Computational methods are often complex and hard to explain in textual form with the given space limitations of many articles. As a result, reproducing methods often requires significant effort from others to reproduce and reuse. Studies have shown that reproducibility is not achievable from the article itself, even when datasets are published [5][7]. The reproducibility process can be so costly that it has been referred to as “forensic” research [8]. Lack of reproducibility also affects the review process and as a result retractions of publications occur more often than is desirable [9]. A recent editorial proposed tracking the “retraction index” of scientific journals to indicate the proportion of published articles that are later found problematic [10]. Publishers themselves are asking the community to end “black box” science that cannot be easily reproduced [11]. Pharmaceutical companies report abandoning efforts to reproduce research that seemed initially promising and worth investigating after substantial investments [12].

Computational reproducibility is a relatively modern concept. The Stanford Exploration Project led by Jon Claerbout published an electronic book containing a dissertation and other articles from their geosciences lab [13]. Papers are accompanied by zipped files with the software that could be used to reproduce the results, and a methodology was developed to create and manage all these objects that continue today with the Madagascar software [14]. Advocates of reproducibility have sprung up over the years in many disciplines, from signal processing [15] to psychology [16]. Organized community efforts include reproducibility tracks at conferences [17][19], reproducibility editors in journals [20], and numerous community workshops and forums (e.g., [21], [22]). Active research in this area is addressing a range of topics including copyright [23], privacy [24], social [25] and validation issues [26].

Scientific publications could be extended so that they incorporate computational workflows, as many already include data [1]. Without access to the source codes for the papers, reproducibility has been shown elusive [7]. This would make scientific results more easily reproducible because articles would have not just a textual description of the computational process used but also a workflow that, as a computational artifact, could be inspected and automatically re-executed. Some systems exist that augment publications with scripts or workflows, such as Weaver for Latex [27][28] and GenePattern for MS Word [29]. Many scientific workflow systems now include the ability to publish provenance records [30][31]. The Open Provenance Model was developed by the scientific workflow community and is extensively used for this purpose [32]. Here we make a contribution to the on-going discussion of reproducibility by attempting to quantify what reproducibility implies.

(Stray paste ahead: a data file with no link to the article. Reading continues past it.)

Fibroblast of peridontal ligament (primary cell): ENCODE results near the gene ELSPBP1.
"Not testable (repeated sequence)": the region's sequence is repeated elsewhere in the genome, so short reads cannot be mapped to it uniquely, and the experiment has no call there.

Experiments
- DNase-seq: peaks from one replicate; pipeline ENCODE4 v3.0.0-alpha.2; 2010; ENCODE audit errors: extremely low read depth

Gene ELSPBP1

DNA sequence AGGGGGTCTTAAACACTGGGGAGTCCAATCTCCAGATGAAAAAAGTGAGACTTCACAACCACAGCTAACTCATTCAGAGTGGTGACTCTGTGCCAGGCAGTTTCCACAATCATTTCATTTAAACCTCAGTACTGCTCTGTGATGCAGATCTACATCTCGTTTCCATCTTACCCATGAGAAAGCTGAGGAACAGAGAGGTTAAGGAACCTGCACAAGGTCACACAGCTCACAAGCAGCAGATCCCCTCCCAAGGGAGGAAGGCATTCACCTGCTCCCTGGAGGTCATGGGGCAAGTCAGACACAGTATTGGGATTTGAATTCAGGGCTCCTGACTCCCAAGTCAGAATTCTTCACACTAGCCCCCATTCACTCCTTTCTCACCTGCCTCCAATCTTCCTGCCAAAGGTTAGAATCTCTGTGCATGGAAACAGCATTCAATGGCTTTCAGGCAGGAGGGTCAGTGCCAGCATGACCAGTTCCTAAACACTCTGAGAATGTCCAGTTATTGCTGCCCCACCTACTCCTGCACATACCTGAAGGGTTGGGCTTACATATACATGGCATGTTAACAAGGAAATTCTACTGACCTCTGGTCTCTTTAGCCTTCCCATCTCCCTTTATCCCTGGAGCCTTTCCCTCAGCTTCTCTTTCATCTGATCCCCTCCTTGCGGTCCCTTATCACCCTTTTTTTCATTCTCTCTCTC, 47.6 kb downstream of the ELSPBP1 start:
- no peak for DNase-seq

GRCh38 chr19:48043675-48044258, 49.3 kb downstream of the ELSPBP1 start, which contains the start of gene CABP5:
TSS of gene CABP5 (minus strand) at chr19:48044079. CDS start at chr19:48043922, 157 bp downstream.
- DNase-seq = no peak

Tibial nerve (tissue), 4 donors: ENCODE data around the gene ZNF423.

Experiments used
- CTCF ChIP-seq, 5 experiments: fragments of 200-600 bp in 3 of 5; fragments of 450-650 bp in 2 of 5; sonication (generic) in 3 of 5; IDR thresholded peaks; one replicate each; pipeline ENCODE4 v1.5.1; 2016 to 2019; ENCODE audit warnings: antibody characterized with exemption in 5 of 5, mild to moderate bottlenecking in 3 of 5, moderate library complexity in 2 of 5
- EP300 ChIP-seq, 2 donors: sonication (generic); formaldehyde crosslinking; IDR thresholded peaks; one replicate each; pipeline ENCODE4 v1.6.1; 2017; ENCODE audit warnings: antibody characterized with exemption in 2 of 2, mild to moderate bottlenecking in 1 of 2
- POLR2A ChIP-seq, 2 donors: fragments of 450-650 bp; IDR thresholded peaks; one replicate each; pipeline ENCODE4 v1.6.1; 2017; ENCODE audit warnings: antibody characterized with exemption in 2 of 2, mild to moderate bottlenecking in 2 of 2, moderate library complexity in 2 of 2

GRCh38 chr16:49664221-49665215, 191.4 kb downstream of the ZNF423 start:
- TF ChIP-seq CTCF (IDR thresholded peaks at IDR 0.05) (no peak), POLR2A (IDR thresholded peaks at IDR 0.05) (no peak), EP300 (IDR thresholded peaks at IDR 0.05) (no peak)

Methods and Analysis

Quantifying Reproducibility

We focus on an article that describes a method that lends itself to workflow representation, since others can, in principle, use the same exact procedures [4]. The article describes a computational pipeline that, as applied, maps all putative FDA and European drugs to possible protein receptors within a given proteome; Mycobacterium tuberculosis (TB) in the paper under study. Mapping is limited to the accessible structural proteome of experimental structures and high quality homology models. Mapping is performed using a binding site comparison algorithm which compares the binding site of the drug bound to a primary protein receptor to potential binding sites found on every available protein in a given proteome. Docking of the drug to the off-target protein is used to further validate the predicted binding. The study uses data from the RCSB Protein Data Bank (PDB [33]) and Modbase [34]. The resultant “drugome” established multiple receptors to which a given drug can bind and multiple drugs that could bind to a given receptor. As such it is a putative map of possible drug repositioning strategies in treating a given condition caused by a pathogen. Although the article focuses on Mycobacterium tuberculosis (TB), according to the article’s abstract:

“… the methodology may be applied to other pathogens of interest with results improving as more of their structural proteomes are determined through the continued efforts of structural biology/genomics.”

That is, the methodology is likely to be repeated for other organisms and/or repeated in the same organism as more drugs become available and/or more of the structural proteome becomes available. The original work did not use a workflow system; instead the computational steps were run separately and manually. The original work was done over a period of two years, with different authors having different degrees of participation in the design and the programming aspects of the study. There is a TB Drugome project site where many details about the work can be found [35].

The original article was used to challenge participants at the first Beyond the PDF workshop [21]. The workshop attracted participants interested in bettering the communication and comprehension of science. The challenge was to apply the tools they had developed to illustrate their value on a given piece of science to which, as far as possible, all lab notes, raw data, software, drafts of the paper etc. where made available. The work described here is one outcome of these efforts and is aimed at addressing the questions: What can we gain from the process of workflow creation and what does it tell us about reproducibility?